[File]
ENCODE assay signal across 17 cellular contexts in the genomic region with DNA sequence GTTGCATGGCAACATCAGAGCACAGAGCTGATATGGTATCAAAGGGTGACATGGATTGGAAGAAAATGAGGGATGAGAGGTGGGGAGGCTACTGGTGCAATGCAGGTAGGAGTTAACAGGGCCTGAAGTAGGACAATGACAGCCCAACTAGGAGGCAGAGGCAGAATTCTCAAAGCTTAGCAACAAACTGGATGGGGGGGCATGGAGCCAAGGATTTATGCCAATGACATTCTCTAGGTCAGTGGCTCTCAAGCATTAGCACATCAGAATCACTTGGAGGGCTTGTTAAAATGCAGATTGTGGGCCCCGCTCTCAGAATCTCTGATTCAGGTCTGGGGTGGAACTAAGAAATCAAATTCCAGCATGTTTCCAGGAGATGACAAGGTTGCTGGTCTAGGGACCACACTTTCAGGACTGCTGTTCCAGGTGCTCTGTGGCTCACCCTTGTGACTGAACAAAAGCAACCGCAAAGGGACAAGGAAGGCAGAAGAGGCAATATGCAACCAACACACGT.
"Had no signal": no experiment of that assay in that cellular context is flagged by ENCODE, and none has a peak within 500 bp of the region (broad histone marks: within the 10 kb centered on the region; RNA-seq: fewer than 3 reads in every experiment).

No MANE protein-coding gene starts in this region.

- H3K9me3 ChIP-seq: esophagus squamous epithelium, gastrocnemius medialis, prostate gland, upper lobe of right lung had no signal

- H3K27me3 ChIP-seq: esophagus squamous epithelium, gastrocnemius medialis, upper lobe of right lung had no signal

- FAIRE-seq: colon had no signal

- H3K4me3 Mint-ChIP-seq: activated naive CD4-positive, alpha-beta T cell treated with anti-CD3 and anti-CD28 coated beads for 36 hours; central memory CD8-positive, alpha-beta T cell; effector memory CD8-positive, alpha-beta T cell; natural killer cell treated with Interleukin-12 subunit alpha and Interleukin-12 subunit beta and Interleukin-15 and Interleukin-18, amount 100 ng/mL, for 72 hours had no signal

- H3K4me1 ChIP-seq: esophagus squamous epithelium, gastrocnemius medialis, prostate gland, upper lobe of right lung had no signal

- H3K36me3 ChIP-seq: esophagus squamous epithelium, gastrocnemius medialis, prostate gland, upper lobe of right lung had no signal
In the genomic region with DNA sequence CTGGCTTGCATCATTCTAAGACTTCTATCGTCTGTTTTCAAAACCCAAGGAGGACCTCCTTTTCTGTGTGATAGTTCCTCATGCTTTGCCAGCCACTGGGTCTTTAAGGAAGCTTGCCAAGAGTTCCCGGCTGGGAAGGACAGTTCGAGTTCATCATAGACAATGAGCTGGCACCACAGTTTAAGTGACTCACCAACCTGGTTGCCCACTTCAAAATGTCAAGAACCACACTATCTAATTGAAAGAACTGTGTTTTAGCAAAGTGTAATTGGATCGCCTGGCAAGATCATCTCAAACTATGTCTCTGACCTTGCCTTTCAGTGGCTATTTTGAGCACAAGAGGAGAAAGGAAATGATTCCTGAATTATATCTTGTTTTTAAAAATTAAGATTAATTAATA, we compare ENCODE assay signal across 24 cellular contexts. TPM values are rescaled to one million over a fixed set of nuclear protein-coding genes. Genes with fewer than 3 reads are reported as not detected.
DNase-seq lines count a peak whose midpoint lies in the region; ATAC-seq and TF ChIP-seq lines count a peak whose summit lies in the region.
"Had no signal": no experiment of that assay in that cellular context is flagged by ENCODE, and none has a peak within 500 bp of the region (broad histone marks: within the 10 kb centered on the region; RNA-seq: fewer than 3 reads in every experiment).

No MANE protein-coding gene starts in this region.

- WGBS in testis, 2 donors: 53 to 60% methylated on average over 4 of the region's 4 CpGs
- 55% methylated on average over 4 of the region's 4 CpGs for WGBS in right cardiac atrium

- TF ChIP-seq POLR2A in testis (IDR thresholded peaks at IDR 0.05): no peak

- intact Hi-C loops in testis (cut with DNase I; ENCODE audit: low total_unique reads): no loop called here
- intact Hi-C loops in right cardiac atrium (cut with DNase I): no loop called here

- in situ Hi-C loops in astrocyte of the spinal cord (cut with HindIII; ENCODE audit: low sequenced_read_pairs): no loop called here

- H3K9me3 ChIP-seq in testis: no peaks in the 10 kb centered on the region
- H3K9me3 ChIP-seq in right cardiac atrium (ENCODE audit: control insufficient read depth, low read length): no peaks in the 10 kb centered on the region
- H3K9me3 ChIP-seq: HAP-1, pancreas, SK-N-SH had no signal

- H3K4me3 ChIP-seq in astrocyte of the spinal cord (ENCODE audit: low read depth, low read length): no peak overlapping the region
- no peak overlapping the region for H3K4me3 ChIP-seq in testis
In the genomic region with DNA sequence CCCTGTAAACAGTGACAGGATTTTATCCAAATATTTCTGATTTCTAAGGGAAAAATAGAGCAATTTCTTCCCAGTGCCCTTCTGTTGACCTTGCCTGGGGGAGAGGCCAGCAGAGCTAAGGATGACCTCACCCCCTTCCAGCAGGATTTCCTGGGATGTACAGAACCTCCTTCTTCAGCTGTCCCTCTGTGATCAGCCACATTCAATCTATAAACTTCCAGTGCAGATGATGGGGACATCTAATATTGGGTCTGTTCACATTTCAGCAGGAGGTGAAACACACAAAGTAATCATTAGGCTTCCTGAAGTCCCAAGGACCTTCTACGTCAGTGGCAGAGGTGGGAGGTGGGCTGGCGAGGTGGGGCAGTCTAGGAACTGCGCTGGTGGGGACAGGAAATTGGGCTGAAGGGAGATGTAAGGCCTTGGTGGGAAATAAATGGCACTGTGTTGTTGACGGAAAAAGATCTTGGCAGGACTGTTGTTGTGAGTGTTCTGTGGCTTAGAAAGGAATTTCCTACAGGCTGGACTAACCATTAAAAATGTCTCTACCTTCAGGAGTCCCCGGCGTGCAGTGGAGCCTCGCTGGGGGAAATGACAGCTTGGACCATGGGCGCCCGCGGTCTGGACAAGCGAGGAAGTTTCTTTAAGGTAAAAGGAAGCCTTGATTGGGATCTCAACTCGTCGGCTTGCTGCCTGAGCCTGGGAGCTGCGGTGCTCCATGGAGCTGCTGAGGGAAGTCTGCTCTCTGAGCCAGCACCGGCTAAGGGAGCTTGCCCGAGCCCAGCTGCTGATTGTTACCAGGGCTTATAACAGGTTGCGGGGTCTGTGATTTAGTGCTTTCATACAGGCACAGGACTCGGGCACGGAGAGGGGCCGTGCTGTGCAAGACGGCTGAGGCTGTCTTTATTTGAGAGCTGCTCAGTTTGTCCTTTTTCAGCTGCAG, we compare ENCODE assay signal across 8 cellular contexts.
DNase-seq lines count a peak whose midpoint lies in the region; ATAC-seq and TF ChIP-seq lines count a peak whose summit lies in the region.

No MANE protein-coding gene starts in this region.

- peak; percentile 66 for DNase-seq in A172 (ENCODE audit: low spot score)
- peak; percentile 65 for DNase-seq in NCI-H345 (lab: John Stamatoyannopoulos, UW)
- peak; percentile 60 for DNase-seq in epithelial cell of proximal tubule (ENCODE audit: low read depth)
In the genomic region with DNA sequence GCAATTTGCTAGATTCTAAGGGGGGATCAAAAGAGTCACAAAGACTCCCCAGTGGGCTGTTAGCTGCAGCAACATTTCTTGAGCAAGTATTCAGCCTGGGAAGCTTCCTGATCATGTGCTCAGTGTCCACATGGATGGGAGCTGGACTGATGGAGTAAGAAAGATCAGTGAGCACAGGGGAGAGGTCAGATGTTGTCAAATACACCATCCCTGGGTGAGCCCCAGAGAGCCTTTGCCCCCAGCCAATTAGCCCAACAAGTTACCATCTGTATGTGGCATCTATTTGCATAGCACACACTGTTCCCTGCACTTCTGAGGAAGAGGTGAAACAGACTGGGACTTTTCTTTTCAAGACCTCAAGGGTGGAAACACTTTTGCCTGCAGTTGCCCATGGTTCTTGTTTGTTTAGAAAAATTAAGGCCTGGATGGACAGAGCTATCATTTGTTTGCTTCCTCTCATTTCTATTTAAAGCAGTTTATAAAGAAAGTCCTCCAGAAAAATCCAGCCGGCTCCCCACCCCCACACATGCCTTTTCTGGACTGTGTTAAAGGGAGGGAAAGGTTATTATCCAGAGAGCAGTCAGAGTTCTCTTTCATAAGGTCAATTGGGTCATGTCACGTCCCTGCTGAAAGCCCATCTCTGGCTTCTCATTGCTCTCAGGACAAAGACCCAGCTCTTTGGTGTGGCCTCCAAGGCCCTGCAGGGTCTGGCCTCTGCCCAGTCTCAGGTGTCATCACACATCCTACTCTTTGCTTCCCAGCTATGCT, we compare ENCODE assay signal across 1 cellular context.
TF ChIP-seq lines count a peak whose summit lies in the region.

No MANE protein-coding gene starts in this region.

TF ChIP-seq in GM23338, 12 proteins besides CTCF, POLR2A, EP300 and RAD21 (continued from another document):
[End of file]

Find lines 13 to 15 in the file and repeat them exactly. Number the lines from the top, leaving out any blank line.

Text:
No MANE protein-coding gene starts in this region.

- WGBS in testis, 2 donors: 53 to 60% methylated on average over 4 of the region's 4 CpGs
- 55% methylated on average over 4 of the region's 4 CpGs for WGBS in right cardiac atrium